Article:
Does accountability matter? How electoral systems affect conflict initiation

Lance Y Hunter, Joseph W. Robbins

Research output: Contribution to journalArticle

1 Citation (Scopus)

Abstract

Recent work on conflict suggests that electoral systems impact foreign policy-making in important ways; however, the discipline has reached different conclusions regarding how different types of electoral systems affect conflict initiation. In this study we contend that legislators are more accountable individually in candidate-centred electoral systems which impacts a state’s decision to initiate interstate conflict. We test our argument using a time-series cross-sectional analysis of 54 democracies from 1975 to 2001. The results provide strong support for the hypothesis that candidate-centred electoral systems result in less conflict initiation than party-centric systems due to higher levels of individual accountability for legislative members.

Original languageEnglish (US)
Pages (from-to)219-243
Number of pages25
JournalConflict, Security and Development
Volume16
Issue number3
DOIs
StatePublished - May 3 2016

Fingerprint

electoral system
responsibility
candidacy
party system
foreign policy
time series
democracy

Keywords

  • Accountability
  • candidate-centred Systems
  • conflict initiation
  • democracy
  • electoral systems
  • party-centred systems

ASJC Scopus subject areas

  • Sociology and Political Science
  • Political Science and International Relations

Cite this

Does accountability matter? How electoral systems affect conflict initiation. / Hunter, Lance Y; Robbins, Joseph W.

In: Conflict, Security and Development, Vol. 16, No. 3, 03.05.2016, p. 219-243.

Research output: Contribution to journalArticle

@article{dba29e781fec4411b9c44bee69daaee8,
title = "Does accountability matter? How electoral systems affect conflict initiation",
abstract = "Recent work on conflict suggests that electoral systems impact foreign policy-making in important ways; however, the discipline has reached different conclusions regarding how different types of electoral systems affect conflict initiation. In this study we contend that legislators are more accountable individually in candidate-centred electoral systems which impacts a state’s decision to initiate interstate conflict. We test our argument using a time-series cross-sectional analysis of 54 democracies from 1975 to 2001. The results provide strong support for the hypothesis that candidate-centred electoral systems result in less conflict initiation than party-centric systems due to higher levels of individual accountability for legislative members.",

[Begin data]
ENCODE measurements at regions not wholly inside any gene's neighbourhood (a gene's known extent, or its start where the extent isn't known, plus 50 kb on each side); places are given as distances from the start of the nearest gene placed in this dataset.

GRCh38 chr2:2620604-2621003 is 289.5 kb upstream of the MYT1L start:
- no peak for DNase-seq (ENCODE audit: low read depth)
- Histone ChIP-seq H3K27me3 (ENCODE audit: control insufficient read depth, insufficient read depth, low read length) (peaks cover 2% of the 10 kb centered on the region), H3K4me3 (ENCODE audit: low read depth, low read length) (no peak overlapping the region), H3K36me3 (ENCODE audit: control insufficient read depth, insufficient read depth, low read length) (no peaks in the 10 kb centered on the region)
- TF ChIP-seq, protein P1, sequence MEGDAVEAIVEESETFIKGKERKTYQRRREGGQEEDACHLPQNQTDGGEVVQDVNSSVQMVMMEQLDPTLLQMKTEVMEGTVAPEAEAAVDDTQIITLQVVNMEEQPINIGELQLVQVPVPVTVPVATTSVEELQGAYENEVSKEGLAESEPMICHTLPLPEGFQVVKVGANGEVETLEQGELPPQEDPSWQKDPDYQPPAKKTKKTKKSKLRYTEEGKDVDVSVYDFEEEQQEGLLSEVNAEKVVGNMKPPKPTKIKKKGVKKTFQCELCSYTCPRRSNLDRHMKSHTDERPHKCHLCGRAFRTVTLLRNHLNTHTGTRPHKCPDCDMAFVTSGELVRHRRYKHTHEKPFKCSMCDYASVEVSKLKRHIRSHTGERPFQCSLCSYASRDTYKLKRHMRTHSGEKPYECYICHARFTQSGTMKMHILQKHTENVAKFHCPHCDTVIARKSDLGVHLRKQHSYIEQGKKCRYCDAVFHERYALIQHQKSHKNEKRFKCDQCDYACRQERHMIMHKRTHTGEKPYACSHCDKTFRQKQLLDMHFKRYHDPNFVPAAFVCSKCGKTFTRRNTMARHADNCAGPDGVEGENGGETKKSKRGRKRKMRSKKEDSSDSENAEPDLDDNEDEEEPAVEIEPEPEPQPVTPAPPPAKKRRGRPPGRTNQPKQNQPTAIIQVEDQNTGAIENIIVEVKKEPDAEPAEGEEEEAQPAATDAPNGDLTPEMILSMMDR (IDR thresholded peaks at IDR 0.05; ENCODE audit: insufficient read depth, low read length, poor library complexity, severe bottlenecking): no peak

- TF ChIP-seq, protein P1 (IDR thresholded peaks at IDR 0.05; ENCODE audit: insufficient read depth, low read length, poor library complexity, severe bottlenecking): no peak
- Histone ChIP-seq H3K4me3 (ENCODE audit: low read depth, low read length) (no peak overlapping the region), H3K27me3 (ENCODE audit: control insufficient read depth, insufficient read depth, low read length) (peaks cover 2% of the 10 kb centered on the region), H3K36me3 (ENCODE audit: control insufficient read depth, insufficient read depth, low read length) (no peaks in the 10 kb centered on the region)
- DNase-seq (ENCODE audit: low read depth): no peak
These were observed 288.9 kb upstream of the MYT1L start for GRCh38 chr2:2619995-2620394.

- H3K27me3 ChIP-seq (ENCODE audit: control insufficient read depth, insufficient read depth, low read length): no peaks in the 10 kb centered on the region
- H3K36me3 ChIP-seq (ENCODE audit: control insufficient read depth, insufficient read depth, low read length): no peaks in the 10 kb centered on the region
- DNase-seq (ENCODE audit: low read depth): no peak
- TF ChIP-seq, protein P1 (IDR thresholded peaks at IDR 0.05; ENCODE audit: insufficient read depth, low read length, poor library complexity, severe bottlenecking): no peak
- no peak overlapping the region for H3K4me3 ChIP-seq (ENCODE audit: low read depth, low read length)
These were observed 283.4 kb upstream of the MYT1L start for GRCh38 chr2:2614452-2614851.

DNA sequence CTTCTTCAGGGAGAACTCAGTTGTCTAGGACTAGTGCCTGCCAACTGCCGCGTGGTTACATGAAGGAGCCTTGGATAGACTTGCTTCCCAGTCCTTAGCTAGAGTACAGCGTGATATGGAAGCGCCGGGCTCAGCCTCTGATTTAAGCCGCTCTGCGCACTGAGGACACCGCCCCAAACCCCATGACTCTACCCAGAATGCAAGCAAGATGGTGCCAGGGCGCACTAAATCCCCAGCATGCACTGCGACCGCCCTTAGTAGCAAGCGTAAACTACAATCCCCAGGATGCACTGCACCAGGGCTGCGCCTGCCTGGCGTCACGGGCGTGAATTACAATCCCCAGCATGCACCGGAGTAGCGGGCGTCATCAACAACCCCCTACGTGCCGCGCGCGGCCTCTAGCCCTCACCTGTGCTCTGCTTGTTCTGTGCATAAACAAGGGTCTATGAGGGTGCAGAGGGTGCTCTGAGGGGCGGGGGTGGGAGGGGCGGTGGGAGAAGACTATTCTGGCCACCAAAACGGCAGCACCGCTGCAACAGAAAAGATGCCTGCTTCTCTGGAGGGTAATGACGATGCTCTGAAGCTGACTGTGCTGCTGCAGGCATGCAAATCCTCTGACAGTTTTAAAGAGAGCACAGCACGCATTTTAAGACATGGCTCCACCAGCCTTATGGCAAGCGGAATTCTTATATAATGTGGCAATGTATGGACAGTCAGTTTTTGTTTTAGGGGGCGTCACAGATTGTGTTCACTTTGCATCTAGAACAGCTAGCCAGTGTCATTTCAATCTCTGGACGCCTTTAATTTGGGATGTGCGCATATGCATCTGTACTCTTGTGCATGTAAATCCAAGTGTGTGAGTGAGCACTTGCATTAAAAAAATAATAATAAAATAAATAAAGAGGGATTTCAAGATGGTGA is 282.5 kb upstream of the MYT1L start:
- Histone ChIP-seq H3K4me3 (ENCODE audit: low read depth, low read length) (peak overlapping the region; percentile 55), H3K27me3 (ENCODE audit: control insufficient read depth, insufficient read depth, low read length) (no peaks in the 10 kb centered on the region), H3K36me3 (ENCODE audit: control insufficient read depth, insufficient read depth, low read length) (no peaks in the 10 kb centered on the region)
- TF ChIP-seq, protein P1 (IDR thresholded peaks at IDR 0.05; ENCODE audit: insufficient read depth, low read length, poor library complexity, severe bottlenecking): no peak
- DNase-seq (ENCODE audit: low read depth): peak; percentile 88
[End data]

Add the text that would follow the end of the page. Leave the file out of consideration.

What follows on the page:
keywords = "Accountability, candidate-centred Systems, conflict initiation, democracy, electoral systems, party-centred systems",
author = "Hunter, {Lance Y} and Robbins, {Joseph W.}",
year = "2016",
month = "5",
day = "3",
doi = "10.1080/14678802.2016.1179450",
language = "English (US)",
volume = "16",
pages = "219--243",
journal = "Conflict, Security and Development",
issn = "1467-8802",
publisher = "Routledge",
number = "3",

}

TY - JOUR

T1 - Does accountability matter? How electoral systems affect conflict initiation

AU - Hunter, Lance Y

AU - Robbins, Joseph W.

PY - 2016/5/3

Y1 - 2016/5/3

N2 - Recent work on conflict suggests that electoral systems impact foreign policy-making in important ways; however, the discipline has reached different conclusions regarding how different types of electoral systems affect conflict initiation. In this study we contend that legislators are more accountable individually in candidate-centred electoral systems which impacts a state’s decision to initiate interstate conflict. We test our argument using a time-series cross-sectional analysis of 54 democracies from 1975 to 2001. The results provide strong support for the hypothesis that candidate-centred electoral systems result in less conflict initiation than party-centric systems due to higher levels of individual accountability for legislative members.

AB - Recent work on conflict suggests that electoral systems impact foreign policy-making in important ways; however, the discipline has reached different conclusions regarding how different types of electoral systems affect conflict initiation. In this study we contend that legislators are more accountable individually in candidate-centred electoral systems which impacts a state’s decision to initiate interstate conflict. We test our argument using a time-series cross-sectional analysis of 54 democracies from 1975 to 2001. The results provide strong support for the hypothesis that candidate-centred electoral systems result in less conflict initiation than party-centric systems due to higher levels of individual accountability for legislative members.

KW - Accountability

KW - candidate-centred Systems

KW - conflict initiation

KW - democracy

KW - electoral systems

KW - party-centred systems

UR - http://www.scopus.com/inward/record.url?scp=84975266448&partnerID=8YFLogxK

UR - http://www.scopus.com/inward/citedby.url?scp=84975266448&partnerID=8YFLogxK

U2 - 10.1080/14678802.2016.1179450

DO - 10.1080/14678802.2016.1179450

M3 - Article

AN - SCOPUS:84975266448

VL - 16

SP - 219

EP - 243

JO - Conflict, Security and Development

JF - Conflict, Security and Development

SN - 1467-8802

IS - 3

ER -